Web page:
4. 4.

    The fittest individuals of the current generation were used to create the next generation by crossover method.

     
  5. 5.

    Some of the individuals were mutated to obtain the next generation.

     
  6. 6.

    Some migrations were also allowed between generations to increase diversity of the solutions.

     
  7. 7.

    Steps (3) to (6) were repeated till the solutions stopped improving.

     

The best solution from the pool of solutions was then used to obtain the final output from the ANFIS model.

3 Results and discussions

The six models developed were compared by determining the RMSE, R square and IA values of the forecasted data. The results of the different ANN-based models are given in Tables 1, 2 and 3. On the basis of the values obtained, it can be observed that when the number of input delays is less, the performance of pure ANN and GA-ANN is comparable. The performance of DWT-ANN model is poorer than the others. However, when the number of input delays is increased it can be observed that by using genetic algorithm to determine the optimal weights and biases of the neural network, a lower RMSE and a higher IA and R square values can be obtained. The results of wavelet-based hybrid ANN models were also better than pure ANN models. The RMSE, R square and IA values for different ANFIS-based models are given in Tables 4, 5 and 6. In the case of ANFIS-based models also it has been observed that the performance is improved when the data are pre-processed using wavelet-based signal processing technique. The best results of different ANN- and ANFIS-based hybrid models are given in Table 7. Table 7 shows that GA-ANN-based hybrid model has the lowest RMSE value, highest IA value and R square value. It is further observed that the overall performances of all the hybrid models in general are better than that of pure models. The authors in this paper have validated the usability of different AI models in time series prediction of waste generation. There are different methods to forecast waste generation such as regression analysis and material flow analysis; however, due to the dearth of the availability of such complex data, time series method becomes preferable. Though work has been done previously on the AI-based time series forecasting of waste generation, the hybrid ANFIS algorithms and the GA optimized ANN have been used for the first time.
Table 3

Coefficient of determination (R2) values

No. of delay

No. of hidden nodes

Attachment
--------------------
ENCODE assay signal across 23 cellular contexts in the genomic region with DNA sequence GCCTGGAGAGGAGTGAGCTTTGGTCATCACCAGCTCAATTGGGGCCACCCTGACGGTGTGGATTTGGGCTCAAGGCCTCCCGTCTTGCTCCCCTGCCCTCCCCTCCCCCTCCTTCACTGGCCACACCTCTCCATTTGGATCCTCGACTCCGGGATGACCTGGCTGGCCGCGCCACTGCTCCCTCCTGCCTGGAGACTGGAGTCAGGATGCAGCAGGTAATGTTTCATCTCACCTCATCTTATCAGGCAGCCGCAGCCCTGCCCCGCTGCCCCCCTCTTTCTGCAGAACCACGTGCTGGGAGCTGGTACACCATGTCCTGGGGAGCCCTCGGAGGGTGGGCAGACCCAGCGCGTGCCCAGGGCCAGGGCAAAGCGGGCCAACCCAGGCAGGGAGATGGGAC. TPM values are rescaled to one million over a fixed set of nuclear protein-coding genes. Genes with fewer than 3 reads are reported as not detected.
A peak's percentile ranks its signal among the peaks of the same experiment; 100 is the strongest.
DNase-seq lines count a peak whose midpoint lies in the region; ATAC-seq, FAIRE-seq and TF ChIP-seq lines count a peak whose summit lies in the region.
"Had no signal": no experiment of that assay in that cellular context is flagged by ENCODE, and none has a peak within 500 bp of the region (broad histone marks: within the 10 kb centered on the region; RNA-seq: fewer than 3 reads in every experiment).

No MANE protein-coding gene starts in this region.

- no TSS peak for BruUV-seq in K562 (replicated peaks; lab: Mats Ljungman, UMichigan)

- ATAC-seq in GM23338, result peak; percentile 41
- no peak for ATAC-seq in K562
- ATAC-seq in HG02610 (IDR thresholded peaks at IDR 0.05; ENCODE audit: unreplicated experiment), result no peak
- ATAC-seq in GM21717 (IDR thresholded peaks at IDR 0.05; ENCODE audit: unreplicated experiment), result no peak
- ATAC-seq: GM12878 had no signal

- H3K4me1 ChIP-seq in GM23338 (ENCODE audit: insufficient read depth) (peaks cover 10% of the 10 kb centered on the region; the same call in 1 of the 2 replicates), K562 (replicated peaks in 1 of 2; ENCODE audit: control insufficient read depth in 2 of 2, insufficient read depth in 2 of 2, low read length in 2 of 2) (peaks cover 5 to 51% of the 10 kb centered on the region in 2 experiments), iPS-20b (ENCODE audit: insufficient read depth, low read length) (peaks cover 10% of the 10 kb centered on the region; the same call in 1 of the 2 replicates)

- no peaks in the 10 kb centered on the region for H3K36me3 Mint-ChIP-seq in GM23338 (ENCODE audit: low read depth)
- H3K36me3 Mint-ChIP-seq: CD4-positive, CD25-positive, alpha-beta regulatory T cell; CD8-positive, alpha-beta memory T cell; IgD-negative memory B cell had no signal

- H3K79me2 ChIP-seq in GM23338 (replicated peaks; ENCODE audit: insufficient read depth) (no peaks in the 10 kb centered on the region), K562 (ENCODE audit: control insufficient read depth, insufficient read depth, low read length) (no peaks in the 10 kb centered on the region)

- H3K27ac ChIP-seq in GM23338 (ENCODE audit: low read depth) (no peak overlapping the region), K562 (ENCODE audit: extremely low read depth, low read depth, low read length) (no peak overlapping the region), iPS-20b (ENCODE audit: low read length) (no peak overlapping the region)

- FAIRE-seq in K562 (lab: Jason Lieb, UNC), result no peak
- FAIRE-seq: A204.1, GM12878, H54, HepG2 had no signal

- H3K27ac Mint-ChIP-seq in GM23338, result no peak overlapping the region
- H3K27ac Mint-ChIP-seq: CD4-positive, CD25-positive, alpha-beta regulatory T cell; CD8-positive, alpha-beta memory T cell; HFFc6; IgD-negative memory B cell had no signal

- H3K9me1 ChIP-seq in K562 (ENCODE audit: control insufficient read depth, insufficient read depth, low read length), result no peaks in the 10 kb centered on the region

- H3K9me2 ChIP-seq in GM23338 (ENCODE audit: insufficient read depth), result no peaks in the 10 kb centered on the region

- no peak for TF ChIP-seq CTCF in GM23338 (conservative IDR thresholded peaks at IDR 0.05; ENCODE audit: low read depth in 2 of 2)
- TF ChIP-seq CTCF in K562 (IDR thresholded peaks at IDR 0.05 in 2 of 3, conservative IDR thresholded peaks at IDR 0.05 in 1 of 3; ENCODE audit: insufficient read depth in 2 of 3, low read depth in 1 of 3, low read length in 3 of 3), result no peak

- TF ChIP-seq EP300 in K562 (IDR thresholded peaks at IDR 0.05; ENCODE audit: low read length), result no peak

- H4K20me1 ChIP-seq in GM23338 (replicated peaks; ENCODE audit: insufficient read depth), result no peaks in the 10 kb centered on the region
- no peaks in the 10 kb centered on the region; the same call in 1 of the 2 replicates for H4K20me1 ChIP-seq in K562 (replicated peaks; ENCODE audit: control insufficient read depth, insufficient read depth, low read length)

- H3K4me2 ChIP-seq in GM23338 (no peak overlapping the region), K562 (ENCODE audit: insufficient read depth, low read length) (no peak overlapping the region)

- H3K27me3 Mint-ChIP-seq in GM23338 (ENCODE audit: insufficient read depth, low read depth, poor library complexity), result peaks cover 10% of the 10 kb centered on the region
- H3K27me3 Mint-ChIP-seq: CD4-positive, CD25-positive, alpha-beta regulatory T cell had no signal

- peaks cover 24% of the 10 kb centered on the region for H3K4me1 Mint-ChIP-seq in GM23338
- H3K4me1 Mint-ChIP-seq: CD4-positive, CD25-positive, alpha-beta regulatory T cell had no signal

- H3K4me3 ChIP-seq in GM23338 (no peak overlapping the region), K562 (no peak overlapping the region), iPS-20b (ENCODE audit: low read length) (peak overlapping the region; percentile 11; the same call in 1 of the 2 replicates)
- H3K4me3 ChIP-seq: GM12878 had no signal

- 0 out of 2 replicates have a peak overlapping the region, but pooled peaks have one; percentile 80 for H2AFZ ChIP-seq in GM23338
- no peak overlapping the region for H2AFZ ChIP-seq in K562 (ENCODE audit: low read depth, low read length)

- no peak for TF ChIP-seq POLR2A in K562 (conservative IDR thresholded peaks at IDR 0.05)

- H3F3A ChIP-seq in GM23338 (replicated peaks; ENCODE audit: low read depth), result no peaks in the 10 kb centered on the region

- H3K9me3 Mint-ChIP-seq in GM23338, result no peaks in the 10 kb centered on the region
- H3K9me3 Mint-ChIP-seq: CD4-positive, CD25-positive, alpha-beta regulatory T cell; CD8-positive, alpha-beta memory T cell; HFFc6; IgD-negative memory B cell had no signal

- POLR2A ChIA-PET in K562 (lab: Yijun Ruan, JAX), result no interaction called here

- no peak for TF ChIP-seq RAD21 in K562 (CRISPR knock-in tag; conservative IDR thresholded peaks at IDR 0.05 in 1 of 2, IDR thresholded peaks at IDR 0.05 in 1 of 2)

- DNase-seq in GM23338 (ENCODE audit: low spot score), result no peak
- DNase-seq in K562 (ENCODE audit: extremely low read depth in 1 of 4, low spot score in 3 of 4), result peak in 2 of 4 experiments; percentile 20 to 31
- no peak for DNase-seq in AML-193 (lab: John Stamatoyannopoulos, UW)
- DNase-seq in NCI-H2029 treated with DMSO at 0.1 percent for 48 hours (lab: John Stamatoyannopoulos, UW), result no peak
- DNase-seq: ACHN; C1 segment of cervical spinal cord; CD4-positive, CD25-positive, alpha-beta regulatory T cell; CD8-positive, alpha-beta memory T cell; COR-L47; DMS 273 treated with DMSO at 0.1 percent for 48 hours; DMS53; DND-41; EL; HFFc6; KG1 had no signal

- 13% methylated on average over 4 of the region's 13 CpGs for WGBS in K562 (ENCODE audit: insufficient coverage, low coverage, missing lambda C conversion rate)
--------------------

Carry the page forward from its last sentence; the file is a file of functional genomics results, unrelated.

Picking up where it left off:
Pure ANN

DWT-ANN

GA-ANN

2

5

0.43

0.32

0.76

2

10

0.57

0.11

0.56

4

5

0.72

0.67

0.87

4

10

0.13

0.14

0.78

Table 4

RMSE values for ANFIS

Input membership function type

Number of input membership FUNCTION

Pure ANFIS

DWT-ANFIS

Trimf

2

264.2005

211.352

Trapmf

2

243.8854

186.625

Gaussmf

2

224.9912

155.473

Table 5

Index of agreement (IA) for ANFIS

Input membership function type

Number of input membership function

Pure ANFIS

DWT-ANFIS

Trimf

2

0.0982

0.265

Trapmf

2

0.167

0.463

Gaussmf

2

0.216

0.682

Table 6

Coefficient of determination (R2) for ANFIS

Input membership function type

Number of input membership function

Pure ANFIS

DWT-ANFIS

Trimf

2

0.36

0.67

Trapmf

2

0.52

0.64

Gaussmf

2

0.56

0.73

Table 7

Comparison of all models

Model

RMSE

IA

R2

Pure ANN

165.5

0.524

0.72

DWT-ANN

157

0.465

0.67

GA-ANN

95.7

0.864

0.87

Pure ANFIS

224.9

0.0982

0.36

DWT-ANFIS

155.4

0.682

0.73

GA-ANFIS

393.8

0.347

0.56

4 Conclusion

A fundamental step in designing of an effective garbage management system is to predict the amount of waste that a city will generate. Determination of the volume of waste beforehand will result in the proper planning of landfill sites, recycling units, development as well as operation of garbage collection infrastructure. In a metropolitan city like New Delhi, it is of extreme importance to plan in advance, so that the handling of the waste generated can be properly managed and environmental and health hazards can be prevented. As this study presents, artificial intelligence-based techniques that can be successfully employed for forecasting the volume of the waste. In this paper, six models ANN ANFIS GA-ANN GA-ANFIS DWT-ANN and DWT-ANFIS were successfully evaluated to determine their effectiveness in MSW forecasting. If ranked in accordance with the performance of models, GA-ANN is found to be the most accurate one.

Notes

Compliance with ethical standards

Conflict of interest

The authors declare that they have no conflict of interest.

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Authors and Affiliations

  • Umang Soni
    • 1
    Email author
  • Akashdeep Roy
    • 1
  • Ayush Verma
    • 1
  • Vipul Jain
    • 2
  1. 1.Netaji Subhas Institute of TechnologyDwarkaIndia
  2. 2.School of Management, Victoria Business SchoolVictoria University of WellingtonWellingtonNew Zealand